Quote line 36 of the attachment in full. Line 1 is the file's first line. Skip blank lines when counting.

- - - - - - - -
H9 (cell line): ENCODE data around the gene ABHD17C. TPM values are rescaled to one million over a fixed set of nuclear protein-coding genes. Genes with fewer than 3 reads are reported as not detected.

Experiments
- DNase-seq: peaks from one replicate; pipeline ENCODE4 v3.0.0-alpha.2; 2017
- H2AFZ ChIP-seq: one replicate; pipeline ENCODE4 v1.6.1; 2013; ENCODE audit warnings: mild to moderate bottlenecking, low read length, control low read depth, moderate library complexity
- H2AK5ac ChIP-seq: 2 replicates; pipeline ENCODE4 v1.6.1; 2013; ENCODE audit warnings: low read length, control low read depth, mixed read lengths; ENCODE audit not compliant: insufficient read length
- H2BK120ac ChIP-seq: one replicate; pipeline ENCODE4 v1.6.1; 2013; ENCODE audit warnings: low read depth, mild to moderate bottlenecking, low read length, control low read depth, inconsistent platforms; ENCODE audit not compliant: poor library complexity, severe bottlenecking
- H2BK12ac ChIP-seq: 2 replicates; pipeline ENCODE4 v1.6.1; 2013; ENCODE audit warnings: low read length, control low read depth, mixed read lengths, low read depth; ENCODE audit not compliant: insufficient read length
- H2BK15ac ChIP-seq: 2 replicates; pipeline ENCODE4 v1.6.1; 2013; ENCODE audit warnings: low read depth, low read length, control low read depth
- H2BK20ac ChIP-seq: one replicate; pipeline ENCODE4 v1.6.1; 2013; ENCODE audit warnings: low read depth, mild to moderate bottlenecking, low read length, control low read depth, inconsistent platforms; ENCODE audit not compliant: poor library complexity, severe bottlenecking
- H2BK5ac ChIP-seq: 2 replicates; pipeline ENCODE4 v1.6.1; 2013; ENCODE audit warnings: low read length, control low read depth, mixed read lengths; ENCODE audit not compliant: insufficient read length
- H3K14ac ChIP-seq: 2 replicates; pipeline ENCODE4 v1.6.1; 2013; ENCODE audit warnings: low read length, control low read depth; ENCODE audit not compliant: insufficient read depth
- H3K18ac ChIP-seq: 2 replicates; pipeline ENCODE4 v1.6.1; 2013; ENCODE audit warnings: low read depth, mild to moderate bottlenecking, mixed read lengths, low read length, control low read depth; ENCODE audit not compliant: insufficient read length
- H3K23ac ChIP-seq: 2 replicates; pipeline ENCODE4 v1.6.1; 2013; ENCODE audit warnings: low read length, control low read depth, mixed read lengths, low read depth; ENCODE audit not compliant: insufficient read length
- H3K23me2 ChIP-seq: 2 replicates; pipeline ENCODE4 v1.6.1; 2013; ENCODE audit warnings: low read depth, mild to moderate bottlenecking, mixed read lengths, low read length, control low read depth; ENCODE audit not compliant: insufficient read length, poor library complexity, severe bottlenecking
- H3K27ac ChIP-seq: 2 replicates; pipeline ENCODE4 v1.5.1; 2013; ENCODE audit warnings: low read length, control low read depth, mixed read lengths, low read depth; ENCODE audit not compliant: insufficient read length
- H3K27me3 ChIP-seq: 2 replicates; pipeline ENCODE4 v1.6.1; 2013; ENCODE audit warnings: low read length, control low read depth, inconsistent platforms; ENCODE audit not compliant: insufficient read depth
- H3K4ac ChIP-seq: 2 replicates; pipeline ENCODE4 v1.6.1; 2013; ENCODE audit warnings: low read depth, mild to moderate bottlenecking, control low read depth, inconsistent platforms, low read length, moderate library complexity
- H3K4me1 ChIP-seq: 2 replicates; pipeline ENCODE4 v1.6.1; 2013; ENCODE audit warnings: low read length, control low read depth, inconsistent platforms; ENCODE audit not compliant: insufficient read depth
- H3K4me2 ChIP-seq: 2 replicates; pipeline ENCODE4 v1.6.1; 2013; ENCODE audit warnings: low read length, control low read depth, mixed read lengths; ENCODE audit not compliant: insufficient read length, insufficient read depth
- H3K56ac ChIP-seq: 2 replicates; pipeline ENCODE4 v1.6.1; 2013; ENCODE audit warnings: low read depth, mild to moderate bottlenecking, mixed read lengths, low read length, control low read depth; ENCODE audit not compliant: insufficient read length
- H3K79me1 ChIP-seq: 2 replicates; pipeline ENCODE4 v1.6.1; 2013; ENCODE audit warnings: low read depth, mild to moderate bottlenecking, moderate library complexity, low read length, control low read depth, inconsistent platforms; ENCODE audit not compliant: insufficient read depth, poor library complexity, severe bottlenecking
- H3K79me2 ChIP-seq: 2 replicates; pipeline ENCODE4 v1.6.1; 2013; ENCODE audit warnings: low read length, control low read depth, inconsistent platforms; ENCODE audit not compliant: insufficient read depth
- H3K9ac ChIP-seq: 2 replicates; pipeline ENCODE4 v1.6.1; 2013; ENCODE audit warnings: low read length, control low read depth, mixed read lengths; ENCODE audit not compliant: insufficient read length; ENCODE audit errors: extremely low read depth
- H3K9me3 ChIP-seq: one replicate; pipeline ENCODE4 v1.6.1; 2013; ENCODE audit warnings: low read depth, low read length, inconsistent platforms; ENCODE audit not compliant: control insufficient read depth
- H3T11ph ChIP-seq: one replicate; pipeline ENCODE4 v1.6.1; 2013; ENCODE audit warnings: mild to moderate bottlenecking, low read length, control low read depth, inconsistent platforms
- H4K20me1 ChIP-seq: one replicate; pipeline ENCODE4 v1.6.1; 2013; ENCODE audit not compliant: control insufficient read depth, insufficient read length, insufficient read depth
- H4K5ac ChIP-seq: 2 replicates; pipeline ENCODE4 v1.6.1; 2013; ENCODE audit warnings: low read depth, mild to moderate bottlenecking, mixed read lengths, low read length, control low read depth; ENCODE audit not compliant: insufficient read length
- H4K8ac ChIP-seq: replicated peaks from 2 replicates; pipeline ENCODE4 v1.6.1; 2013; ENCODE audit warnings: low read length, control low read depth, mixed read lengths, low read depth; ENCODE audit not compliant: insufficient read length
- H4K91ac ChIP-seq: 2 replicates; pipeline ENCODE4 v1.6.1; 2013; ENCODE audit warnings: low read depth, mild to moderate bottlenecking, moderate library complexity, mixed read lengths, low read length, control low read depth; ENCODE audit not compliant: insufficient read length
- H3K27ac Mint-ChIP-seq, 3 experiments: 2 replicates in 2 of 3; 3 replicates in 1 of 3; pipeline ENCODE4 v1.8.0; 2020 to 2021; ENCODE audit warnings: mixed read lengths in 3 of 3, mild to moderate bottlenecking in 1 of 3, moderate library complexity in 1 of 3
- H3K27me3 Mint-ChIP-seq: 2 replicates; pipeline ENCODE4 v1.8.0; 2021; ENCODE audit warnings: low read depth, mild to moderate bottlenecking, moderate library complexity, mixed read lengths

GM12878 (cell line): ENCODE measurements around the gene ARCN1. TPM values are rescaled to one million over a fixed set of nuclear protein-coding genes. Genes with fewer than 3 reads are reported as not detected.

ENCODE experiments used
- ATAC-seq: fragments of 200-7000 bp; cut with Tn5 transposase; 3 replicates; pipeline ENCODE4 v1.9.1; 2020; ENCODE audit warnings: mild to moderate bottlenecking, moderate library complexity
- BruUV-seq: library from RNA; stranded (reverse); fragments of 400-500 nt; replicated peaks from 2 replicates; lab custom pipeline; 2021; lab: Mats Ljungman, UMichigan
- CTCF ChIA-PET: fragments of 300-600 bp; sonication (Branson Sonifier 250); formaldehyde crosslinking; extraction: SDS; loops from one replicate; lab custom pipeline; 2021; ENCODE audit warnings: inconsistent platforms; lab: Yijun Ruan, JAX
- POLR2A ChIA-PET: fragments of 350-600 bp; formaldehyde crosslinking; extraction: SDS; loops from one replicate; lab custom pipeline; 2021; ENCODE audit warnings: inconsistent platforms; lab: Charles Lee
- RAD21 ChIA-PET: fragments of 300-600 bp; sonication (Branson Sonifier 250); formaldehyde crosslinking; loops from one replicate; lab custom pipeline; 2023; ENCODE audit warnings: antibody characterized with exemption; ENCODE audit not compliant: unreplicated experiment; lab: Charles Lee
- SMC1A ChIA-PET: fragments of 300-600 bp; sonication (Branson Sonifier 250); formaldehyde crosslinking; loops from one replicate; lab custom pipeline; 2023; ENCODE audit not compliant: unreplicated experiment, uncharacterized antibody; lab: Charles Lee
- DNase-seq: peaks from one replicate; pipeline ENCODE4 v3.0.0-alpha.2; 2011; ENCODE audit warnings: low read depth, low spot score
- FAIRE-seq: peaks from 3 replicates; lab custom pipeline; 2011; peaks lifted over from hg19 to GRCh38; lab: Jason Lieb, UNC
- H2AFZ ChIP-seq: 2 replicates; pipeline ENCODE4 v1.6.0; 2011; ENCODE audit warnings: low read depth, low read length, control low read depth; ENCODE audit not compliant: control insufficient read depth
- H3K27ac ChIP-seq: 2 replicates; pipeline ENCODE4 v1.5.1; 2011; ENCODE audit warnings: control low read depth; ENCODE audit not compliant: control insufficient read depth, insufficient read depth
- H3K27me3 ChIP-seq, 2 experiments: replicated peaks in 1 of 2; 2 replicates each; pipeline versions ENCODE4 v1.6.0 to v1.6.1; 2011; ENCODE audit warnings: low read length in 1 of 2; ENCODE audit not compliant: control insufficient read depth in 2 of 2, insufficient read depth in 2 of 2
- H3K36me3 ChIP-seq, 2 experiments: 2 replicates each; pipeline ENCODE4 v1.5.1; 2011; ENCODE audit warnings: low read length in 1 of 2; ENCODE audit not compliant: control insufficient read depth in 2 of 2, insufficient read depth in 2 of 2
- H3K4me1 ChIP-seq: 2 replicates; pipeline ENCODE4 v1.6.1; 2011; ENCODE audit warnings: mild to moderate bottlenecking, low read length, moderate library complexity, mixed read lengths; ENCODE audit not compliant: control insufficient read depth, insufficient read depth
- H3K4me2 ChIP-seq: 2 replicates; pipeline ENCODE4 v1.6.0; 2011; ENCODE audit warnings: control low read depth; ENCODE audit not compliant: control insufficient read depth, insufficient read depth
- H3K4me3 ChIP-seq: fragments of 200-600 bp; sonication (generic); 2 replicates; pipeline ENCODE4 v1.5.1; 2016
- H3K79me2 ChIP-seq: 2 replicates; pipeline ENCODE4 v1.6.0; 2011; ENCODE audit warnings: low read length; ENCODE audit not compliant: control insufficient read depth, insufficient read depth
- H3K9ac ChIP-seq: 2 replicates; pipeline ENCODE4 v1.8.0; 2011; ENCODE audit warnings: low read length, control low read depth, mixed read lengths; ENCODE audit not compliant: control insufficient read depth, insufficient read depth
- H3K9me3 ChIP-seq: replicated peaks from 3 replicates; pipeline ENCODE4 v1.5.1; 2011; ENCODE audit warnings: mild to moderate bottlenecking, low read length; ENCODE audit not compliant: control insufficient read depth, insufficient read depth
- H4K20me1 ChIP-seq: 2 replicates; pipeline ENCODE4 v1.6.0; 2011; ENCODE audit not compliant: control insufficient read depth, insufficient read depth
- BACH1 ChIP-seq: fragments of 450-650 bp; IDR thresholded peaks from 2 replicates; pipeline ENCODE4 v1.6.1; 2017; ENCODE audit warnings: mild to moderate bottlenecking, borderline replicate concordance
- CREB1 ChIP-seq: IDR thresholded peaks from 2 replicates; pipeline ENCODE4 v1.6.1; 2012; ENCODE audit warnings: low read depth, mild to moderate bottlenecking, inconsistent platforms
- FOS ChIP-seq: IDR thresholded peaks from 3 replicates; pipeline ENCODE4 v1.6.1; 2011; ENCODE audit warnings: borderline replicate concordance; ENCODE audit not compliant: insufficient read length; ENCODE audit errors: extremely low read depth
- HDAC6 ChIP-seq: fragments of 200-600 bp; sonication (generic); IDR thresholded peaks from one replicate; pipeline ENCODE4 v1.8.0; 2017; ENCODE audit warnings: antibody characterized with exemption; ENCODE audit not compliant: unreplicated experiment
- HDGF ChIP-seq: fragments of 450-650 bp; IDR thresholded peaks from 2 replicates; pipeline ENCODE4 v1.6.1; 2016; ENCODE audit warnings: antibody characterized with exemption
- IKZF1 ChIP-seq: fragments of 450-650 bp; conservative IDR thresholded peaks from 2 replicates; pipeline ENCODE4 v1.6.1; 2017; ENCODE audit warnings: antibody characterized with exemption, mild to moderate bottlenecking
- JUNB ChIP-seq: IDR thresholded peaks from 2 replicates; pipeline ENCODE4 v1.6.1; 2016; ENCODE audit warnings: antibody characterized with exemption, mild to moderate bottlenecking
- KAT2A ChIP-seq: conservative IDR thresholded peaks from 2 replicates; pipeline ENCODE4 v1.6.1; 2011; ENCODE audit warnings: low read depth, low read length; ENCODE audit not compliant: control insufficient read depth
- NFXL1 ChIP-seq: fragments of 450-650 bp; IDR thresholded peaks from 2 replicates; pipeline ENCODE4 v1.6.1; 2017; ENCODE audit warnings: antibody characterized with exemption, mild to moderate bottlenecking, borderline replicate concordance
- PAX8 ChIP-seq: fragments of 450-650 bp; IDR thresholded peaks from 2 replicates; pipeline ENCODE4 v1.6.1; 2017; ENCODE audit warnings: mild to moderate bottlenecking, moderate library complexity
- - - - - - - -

- CTCF ChIA-PET: fragments of 300-600 bp; sonication (Branson Sonifier 250); formaldehyde crosslinking; extraction: SDS; loops from one replicate; lab custom pipeline; 2021; ENCODE audit warnings: inconsistent platforms; lab: Yijun Ruan, JAX